It is interesting to see this analysis about the progress a student sees throughout their career since the situation is fairly analogous in mathematics. Although I make the more audacious claim that a "standard" pure mathematics educations (at least in the U.S.) is not even geared toward preparing students adequately for graduate school and this is somewhat intentional. Throughout the hundreds of conversations I've had with professors in my department they have routinely espoused the opinion that all of their students are lazy, stupid, and do not deserve anything resembling a quality lecture. Many of the classes taught are simply a regurgitation of proofs in some textbook on the board with absolutely no intuition, examples, etc. given. If someone asks a question in an attempt to clarify a point, or even ask for basic help, I've found extraordinary pushback from faculty members. Typically this is done through moralizing the value of hard work, but what they end up actually saying is "get the hell off of my lawn!".

What's even more sad is many of the students hold the blind belief that the school will provide them with a quality education, but in reality the professors look to cut corners at every possible step. The students who then go on to accelerate their own education are generally looked down upon as well, unless of course they act as propaganda pieces as well and make sure not to go too far so that the professors don't look bad.

It's a depressing situation which will only be remedied by figuring out how to democratize mathematics education completely. Unfortunately, I've only seen such efforts at extraordinarily high levels so that only beginning researchers who have been lucky enough to get advisors as a top 10 university will be able to readily access these materials.


Personal attacks aren't allowed here, regardless of how wrong someone's comment may be. Please don't do this again.

I'm interested to hear why you consider any of my opinions incorrect.

I didn't mean to suggest they were, just that the site rules apply irrespective of whether another comment is right, wrong, or otherwise.

If you really want my opinion, it's that it sounds like you had a regrettable experience with undergraduate math education and maybe are overgeneralizing from that a little bit. But that's just my opinion, possibly wrong and definitely irrelevant.

> but the majority of what most physicists due on a daily basis is really software engineering

Do you have a cite or explanation for this claim? Sure, particle physics is mostly software these days, but I don't think this is true for anywhere near a majority of physicists.

Optical physicist here. I spend >80% of my time writing software and agree that I was woefully unprepared for this by my education. When I was a student the prevailing attitude that skills like programming were "trivial" and that formalized programming/computer science classes were unnecessary because it could be easily learned.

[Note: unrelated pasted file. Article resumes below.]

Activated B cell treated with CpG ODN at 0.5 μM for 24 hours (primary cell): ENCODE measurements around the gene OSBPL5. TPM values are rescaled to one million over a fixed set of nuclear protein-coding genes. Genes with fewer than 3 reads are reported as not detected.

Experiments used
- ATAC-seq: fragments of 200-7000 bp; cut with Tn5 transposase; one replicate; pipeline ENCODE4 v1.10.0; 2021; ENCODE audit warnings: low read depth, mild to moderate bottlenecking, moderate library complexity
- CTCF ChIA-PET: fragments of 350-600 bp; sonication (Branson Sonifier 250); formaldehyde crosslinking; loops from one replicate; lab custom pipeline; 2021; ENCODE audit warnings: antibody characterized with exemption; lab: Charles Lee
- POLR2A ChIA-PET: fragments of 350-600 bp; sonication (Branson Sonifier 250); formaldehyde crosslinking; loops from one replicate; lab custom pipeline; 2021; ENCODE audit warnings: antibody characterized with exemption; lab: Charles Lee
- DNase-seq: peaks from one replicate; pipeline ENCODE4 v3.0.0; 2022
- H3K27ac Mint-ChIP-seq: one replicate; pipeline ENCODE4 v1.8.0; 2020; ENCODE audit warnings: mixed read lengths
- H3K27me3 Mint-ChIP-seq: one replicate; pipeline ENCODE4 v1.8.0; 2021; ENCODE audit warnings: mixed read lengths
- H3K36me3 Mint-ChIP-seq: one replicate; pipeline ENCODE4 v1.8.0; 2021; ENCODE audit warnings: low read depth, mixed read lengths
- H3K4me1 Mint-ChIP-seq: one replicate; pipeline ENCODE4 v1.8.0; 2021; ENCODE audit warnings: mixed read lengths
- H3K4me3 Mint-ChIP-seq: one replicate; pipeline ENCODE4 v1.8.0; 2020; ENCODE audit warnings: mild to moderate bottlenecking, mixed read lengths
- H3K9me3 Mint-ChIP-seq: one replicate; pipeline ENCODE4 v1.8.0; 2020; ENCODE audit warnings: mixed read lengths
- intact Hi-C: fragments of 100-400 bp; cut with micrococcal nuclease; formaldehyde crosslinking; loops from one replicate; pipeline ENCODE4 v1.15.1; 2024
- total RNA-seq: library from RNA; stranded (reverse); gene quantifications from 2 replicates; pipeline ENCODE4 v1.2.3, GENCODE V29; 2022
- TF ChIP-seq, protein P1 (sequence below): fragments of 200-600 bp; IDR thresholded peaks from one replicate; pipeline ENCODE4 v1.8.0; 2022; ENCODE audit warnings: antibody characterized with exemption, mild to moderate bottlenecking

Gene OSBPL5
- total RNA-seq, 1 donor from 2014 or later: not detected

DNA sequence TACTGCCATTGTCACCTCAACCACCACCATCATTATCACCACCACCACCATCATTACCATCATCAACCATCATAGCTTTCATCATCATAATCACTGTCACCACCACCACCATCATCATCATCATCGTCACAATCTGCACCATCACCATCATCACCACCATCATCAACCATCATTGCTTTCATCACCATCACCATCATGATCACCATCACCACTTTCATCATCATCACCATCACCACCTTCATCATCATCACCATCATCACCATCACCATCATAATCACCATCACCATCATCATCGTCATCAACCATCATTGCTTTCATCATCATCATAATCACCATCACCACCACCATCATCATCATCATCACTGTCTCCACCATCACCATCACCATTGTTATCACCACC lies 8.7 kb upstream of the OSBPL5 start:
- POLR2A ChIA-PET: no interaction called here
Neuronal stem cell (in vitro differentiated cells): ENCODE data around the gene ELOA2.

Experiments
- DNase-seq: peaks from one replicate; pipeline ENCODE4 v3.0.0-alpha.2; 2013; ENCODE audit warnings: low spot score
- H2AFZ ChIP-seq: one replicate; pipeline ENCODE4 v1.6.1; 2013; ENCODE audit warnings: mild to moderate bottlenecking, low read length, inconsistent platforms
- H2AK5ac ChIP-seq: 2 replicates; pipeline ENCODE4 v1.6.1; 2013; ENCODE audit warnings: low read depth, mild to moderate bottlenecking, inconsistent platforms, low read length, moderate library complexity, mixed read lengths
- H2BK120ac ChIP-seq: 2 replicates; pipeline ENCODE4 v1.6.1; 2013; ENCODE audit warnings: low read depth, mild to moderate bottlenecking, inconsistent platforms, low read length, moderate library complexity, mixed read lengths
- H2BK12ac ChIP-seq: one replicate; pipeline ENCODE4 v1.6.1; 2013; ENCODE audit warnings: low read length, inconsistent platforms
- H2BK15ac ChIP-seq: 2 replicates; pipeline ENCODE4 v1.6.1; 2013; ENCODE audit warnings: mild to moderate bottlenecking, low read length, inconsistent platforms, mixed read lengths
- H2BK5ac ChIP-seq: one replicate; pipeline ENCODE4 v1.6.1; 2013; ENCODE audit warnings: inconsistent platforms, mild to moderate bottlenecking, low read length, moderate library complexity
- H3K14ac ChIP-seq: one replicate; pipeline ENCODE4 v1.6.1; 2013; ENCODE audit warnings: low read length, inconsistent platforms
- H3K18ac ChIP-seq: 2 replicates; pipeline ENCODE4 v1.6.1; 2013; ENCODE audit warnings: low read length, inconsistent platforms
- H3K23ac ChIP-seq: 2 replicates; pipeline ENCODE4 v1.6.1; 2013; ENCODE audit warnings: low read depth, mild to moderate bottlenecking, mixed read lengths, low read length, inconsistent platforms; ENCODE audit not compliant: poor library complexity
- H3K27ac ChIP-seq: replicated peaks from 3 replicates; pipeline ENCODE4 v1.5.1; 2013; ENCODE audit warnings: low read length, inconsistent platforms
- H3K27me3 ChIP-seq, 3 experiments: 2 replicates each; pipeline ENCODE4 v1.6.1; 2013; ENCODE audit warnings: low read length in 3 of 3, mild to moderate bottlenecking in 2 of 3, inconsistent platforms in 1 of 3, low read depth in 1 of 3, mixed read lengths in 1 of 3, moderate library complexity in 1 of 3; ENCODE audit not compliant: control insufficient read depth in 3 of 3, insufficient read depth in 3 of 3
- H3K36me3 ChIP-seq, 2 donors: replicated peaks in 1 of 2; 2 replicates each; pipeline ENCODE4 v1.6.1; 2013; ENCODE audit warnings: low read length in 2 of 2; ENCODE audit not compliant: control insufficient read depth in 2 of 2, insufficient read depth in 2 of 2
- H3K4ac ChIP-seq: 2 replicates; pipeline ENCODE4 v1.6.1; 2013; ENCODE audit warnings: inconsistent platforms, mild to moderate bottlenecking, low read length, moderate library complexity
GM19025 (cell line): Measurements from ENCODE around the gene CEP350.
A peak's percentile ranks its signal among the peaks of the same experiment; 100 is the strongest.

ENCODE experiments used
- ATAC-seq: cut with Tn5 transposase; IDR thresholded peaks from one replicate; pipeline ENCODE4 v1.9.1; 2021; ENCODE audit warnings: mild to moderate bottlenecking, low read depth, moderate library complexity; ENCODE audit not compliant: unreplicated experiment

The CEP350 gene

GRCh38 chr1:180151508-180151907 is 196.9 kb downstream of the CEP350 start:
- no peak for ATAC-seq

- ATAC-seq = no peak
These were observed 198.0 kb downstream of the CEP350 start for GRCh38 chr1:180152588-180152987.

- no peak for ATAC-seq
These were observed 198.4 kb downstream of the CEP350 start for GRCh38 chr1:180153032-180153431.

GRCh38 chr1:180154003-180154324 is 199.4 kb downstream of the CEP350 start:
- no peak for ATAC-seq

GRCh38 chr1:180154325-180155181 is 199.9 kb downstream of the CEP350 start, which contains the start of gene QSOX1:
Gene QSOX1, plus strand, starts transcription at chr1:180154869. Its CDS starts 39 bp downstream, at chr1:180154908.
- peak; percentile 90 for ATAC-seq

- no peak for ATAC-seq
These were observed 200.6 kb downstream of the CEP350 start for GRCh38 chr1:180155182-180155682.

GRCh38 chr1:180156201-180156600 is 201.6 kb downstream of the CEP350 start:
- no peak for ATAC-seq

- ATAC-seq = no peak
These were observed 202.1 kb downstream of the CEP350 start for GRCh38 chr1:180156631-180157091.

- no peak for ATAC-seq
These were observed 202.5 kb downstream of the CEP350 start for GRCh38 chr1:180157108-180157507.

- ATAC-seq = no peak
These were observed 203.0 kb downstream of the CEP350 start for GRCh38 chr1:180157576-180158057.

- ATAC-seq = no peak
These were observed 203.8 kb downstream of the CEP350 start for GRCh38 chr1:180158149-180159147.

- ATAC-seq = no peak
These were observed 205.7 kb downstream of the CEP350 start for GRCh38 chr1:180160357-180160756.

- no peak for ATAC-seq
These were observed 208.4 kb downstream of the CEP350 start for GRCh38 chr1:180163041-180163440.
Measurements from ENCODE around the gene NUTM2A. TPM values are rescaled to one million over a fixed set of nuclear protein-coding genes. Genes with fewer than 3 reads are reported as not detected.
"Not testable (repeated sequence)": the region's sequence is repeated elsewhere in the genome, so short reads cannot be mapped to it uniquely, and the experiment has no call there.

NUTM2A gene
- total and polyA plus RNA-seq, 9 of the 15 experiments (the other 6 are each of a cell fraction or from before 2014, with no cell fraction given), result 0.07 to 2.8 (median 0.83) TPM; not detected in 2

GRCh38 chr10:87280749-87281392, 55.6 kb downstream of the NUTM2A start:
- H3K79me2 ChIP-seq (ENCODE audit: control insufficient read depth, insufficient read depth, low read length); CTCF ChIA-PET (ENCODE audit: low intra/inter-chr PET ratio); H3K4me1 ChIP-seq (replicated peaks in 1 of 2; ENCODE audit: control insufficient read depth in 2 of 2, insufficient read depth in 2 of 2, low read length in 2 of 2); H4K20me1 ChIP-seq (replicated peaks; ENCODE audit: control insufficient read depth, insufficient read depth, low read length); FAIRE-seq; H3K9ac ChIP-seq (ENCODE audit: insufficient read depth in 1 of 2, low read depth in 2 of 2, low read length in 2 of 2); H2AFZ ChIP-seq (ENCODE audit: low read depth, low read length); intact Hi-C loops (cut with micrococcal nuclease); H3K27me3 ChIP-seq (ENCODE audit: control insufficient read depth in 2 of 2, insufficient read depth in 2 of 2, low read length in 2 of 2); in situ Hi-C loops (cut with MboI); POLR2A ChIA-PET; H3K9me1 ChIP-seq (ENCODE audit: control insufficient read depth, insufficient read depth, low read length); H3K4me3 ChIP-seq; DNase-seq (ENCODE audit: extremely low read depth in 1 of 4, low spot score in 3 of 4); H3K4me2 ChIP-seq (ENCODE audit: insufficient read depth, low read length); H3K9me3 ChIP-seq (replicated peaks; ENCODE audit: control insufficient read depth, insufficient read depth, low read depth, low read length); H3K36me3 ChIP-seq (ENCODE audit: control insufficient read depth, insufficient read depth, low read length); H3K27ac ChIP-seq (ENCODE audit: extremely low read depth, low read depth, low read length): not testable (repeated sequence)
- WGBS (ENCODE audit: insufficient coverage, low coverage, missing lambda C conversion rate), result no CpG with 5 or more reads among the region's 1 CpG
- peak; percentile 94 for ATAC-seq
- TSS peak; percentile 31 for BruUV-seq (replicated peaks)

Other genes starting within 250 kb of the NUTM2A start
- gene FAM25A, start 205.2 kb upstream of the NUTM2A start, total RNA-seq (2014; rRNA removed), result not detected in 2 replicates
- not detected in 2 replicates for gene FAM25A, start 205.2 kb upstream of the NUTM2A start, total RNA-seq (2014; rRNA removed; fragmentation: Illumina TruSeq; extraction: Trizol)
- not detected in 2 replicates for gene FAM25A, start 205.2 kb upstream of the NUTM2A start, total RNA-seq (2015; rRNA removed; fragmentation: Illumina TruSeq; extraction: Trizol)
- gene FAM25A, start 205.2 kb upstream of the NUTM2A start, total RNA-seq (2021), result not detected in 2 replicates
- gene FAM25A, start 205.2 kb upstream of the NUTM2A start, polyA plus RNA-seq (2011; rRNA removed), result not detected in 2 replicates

My comment doesn't address whether physicist who mostly write software are prepared to do it, it addresses the fraction of physicists who are doing this.

It's certainly also true for astronomy, quantum gravity, and most of the condensed matter physicists that I know. Which subfields don't involve at least Monte Carlo simulations or writing code to analyze data and/or control experimental apparatus?

My claim isn't that most physicist never write code, it's that most physicists spend most of their time not writing code.

Analytical work dominates in high-energy theory, quantum information, mathematical physics, cosmology theory. I'll also dispute your characterization of quantum gravity with my own anecdotal experience. If we wanted to solve this, I think we'd just open up an issue of Physical Review and count whether more than half the papers are numerical.

Outside big collaborations (e.g., particles, astronomy), my impression is that most experimental work is not writing code even though rudimentary code is of course needed for data analysis and equipment control.

We're on a site for programers, so I think the former physicists who happen to be here are unrepresentative.

> Analytical work dominates in high-energy theory, quantum information, mathematical physics, cosmology theory.

Yes, but most physicists are not theorists.

All true physicists are theorists, the others are engineers. ;oP

My comment doesn't assert or assume that.

There are way more experimental physicists than theoretical physicists, and even theorists usually at least write Mathematica code...

"Way more" is an exaggeration. I'd estimate it's a 2:1 ratio (of profs and postdocs, not techs). Second, I am not disputing that most theorists use code from time to time. Lord knows I do. The claim is that this is nothing like 80% of their job.